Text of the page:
Author: Lisa Ercolano

Dingchang Lin, an assistant professor in the Department of Materials Science and Engineering, recently received the prestigious Maximizing Investigators’ Research Award (MIRA) from the National Institute of General Medical Sciences (NIGMS).

The five-year $2.05 million grant will support Lin and his team on the innovation of genetically encoded molecular tools based on in-cellulo protein assemblies for cell dynamics and mechanobiology study. The work has the potential not only to advance understanding of how biological systems develop and age, but also to reveal the causes of disease and advance the discovery of drugs for aging, cancers, neurological disorders, and beyond.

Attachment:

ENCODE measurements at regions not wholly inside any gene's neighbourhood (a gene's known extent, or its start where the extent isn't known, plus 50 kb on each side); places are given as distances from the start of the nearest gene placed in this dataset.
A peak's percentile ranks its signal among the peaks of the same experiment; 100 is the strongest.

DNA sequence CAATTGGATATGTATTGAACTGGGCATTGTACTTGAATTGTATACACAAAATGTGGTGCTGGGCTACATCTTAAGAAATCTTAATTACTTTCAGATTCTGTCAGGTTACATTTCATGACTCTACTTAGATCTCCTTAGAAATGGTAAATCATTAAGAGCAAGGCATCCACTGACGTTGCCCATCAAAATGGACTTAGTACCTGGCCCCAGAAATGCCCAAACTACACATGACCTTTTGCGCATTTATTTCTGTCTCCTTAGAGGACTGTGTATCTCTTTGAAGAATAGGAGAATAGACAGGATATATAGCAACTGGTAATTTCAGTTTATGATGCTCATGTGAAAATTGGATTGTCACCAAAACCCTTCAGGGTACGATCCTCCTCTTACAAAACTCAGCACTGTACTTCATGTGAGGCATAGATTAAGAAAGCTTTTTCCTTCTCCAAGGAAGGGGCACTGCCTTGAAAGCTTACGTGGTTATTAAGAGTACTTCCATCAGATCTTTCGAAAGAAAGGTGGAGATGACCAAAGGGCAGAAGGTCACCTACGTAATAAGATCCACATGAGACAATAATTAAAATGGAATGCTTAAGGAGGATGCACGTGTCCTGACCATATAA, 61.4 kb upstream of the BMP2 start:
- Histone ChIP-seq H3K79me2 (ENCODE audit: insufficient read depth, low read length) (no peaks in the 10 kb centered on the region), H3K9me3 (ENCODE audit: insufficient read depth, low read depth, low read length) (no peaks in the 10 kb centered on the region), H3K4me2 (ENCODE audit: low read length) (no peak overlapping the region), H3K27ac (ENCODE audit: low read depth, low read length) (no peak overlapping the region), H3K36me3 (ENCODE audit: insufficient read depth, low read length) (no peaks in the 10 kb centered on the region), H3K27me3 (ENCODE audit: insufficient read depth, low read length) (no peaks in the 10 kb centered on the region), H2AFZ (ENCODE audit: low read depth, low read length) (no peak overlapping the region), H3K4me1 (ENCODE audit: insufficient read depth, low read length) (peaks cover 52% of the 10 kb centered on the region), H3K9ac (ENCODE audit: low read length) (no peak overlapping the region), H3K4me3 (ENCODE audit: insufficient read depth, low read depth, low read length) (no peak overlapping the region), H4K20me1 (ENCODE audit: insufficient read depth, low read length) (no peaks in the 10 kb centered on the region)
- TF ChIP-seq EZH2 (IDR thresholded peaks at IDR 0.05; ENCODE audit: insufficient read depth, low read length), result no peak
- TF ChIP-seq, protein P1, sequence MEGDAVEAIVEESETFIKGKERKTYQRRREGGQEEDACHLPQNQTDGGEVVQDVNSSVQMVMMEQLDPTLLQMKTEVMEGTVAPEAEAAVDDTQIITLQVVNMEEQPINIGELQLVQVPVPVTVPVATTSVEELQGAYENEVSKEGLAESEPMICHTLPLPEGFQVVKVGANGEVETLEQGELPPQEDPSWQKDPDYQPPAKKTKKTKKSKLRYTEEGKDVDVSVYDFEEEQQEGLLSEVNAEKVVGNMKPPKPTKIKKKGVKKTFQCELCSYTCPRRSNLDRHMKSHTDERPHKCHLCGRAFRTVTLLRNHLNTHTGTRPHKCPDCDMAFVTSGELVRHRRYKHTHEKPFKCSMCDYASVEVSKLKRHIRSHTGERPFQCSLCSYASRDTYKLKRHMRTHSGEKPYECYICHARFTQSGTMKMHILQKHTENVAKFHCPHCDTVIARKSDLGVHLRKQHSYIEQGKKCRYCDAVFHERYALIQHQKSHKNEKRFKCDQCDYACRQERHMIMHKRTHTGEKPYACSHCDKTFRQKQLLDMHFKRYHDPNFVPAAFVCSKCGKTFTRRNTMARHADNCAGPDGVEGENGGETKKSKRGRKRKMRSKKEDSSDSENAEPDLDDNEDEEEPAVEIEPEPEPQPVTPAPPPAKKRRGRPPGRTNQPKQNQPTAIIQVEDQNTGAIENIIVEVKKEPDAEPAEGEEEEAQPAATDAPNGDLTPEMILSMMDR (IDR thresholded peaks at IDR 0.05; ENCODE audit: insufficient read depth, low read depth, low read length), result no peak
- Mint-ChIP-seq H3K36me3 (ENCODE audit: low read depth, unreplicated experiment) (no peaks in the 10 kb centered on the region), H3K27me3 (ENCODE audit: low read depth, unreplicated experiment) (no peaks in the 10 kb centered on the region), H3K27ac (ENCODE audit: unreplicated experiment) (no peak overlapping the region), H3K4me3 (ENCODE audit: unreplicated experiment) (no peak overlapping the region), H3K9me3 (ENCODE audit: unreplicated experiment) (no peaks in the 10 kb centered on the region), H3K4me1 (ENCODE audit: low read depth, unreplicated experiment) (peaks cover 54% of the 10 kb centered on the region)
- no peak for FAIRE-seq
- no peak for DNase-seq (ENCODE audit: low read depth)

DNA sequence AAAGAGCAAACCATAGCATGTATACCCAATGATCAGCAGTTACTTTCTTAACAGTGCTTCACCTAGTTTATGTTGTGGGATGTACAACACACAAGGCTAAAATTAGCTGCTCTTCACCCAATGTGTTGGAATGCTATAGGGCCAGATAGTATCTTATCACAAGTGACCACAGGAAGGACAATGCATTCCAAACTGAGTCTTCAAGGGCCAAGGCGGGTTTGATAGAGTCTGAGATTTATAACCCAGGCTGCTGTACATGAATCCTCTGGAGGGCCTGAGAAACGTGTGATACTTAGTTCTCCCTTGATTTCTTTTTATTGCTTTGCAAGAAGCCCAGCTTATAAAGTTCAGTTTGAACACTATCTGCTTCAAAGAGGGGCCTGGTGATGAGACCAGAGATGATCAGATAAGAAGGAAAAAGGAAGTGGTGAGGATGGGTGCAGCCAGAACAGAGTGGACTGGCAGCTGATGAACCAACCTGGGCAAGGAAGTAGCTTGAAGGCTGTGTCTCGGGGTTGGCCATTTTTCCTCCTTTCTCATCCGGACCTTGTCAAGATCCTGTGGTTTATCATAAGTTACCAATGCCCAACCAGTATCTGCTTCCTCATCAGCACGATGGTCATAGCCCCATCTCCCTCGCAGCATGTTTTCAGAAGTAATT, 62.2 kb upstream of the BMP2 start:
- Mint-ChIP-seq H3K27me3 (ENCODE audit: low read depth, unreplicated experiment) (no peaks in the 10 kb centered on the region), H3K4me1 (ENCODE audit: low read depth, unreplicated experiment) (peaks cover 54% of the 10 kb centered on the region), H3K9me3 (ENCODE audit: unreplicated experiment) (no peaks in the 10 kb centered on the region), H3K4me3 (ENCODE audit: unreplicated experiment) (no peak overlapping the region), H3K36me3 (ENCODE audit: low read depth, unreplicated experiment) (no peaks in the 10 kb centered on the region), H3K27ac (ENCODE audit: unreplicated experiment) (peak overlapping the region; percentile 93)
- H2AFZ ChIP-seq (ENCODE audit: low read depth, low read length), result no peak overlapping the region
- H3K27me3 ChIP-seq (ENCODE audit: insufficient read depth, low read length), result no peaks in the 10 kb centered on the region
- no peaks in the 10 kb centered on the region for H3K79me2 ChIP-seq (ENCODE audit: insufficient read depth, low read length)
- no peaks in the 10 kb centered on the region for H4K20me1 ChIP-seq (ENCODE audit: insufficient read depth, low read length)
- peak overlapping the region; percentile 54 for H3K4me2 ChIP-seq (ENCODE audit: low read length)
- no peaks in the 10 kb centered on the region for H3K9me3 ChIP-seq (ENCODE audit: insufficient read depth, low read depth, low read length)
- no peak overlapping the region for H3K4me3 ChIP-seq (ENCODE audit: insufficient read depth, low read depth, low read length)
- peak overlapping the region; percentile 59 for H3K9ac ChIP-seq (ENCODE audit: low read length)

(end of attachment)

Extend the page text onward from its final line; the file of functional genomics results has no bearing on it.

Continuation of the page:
The Lin lab seeks to innovate molecular tools and electronic probes for the sensing and modulation of cell dynamics in health and disease. The team exploits their multidisciplinary expertise in materials science, protein engineering, and device engineering to push the spatiotemporal resolution limits of biosensing, with a goal of eventually realizing organ-wide and single-cell mapping of cellular dynamics with exceptional temporal resolution. Recently, Lin and his colleagues demonstrated a revolutionary new paradigm for neural recording, where protein “ticker tape” devices were genetically encoded in live neurons to record the history of their activity for high-throughput post-termination retrieval. This strategy circumvents a long-standing dilemma in cellular-level activity mapping: large-scale single-cell probing, and high temporal resolution cannot be simultaneously achieved.